A chance to watch India's favourite sport inside the country's largest jail produced, not surprisingly, an enthusiastic response from 1,500 cheering spectators. But the convicts' match they turned out to watch represented a most unlikely sporting contest.
One team was led by a man facing the death sentence for one of the city's most notorious murders while the other was captained by a man convicted of an equally high profile killing.
"Nobody likes to be here," said Manu Sharma, one of the skippers, who is serving a life sentence for the murder of Jessica Lal, a barmaid and part-time model who had refused to serve him. "Nobody likes to be here for seven years but it was a pleasant change. It was nice."
His rival captain was Santosh Singh, a former lawyer who is facing the death penalty for the killing of a 25-year-old law student in 1996. "The matches have been a good experience. Participation was voluntary, but I chose to play and practised hard with other prisoners for two months," said Mr Singh, after the 20-over match ended in a tie.
Prison officials said the match was part of a convict "Olympics" that have been held at Tihar for the past decade. Inmates are encouraged to participate, either as players or else as enthusiastic spectators, in a series of sports. "The idea is just to promote team spirit, discipline as well as harmony among the inmates," BK Gupta, the director general of prisons, told The Times of India.
Part of the tradition is to invite celebrities to watch the various sports events. Among those in the stands watching this week's cricket clash were the Indian internationals Virender Sehwag, an opening batsman, and Murli Kartik, a spin bowler.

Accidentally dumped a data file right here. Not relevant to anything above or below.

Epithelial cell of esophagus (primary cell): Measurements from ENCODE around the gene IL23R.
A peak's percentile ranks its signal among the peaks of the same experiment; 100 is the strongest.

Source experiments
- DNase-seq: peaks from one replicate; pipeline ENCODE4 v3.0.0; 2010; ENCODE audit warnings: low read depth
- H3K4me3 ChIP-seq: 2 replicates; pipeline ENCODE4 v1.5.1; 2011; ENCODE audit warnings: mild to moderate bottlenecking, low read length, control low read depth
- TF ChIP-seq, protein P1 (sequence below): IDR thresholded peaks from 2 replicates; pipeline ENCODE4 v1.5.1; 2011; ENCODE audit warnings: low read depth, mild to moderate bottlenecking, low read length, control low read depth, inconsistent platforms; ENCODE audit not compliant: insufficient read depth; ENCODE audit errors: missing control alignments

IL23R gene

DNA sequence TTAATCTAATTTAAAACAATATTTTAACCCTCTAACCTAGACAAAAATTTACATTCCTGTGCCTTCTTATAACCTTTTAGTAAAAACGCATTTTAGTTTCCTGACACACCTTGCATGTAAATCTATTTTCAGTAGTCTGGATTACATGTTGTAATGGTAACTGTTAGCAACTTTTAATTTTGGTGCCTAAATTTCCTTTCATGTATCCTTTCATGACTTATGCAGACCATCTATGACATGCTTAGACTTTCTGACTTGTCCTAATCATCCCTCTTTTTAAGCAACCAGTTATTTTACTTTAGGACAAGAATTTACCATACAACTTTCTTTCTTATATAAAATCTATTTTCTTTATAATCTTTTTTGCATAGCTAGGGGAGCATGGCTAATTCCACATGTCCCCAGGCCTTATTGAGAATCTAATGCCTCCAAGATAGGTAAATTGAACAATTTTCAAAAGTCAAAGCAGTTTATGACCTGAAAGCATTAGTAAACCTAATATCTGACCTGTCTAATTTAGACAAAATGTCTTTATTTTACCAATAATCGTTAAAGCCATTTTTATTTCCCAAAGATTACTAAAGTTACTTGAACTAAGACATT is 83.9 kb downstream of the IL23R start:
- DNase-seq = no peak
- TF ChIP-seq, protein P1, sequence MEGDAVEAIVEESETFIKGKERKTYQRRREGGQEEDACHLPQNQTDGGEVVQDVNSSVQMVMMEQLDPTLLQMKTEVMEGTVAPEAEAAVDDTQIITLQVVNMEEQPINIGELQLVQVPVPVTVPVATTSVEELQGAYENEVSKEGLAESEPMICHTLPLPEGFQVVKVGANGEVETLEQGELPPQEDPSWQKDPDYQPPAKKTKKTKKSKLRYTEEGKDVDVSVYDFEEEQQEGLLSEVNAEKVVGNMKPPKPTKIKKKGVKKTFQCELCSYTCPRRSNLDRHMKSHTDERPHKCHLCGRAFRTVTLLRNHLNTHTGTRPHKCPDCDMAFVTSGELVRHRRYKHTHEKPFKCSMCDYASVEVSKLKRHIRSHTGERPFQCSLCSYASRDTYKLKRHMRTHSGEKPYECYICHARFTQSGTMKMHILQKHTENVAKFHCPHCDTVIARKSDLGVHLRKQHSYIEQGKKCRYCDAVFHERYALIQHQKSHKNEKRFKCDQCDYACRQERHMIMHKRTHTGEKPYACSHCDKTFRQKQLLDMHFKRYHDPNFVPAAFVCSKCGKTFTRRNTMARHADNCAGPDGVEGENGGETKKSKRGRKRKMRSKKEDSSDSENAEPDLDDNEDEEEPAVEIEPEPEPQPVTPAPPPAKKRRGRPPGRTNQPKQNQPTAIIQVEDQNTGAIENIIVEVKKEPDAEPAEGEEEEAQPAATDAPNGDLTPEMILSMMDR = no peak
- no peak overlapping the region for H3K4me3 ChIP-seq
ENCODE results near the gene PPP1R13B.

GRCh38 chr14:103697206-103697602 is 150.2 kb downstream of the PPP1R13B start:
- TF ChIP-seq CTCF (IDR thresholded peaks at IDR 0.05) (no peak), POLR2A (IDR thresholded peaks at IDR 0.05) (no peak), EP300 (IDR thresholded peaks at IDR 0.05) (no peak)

"I'm very happy to come here and see prisoners playing cricket, enjoying themselves and trying to be good human beings. In the end they can go back and live in the society," said Sehwag. His international team-mate Kartik said: "It is an eye opener for us. I think it is good for all the inmates as well. Over here we are moving freely and everybody is feeling safe. So I think it is great concept."
Yesterday, the sport continued with a series of volleyball matches. They were attended by a pair of Indian boxers who won bronze medals at this year's real Olympics, Akhil Kumar and Jitender Kumar. "My father was a jail warden and I have seen a jail before but being in Tihar was an altogether different experience," said Kumar. "It didn't seem like being in a jail ... I felt as though I was at a university hostel."
Authorities at the jail of 13,000 have also experimented with radical rehabilitation and educational strategies. One programme that has proved very popular with inmates has been the introduction of yoga and meditation classes, something the authorities say has helped reduce stress and depression.
The prison inmates also produce everything from paper files and clothes to furniture and bread for sale outside the prison walls.Reuse content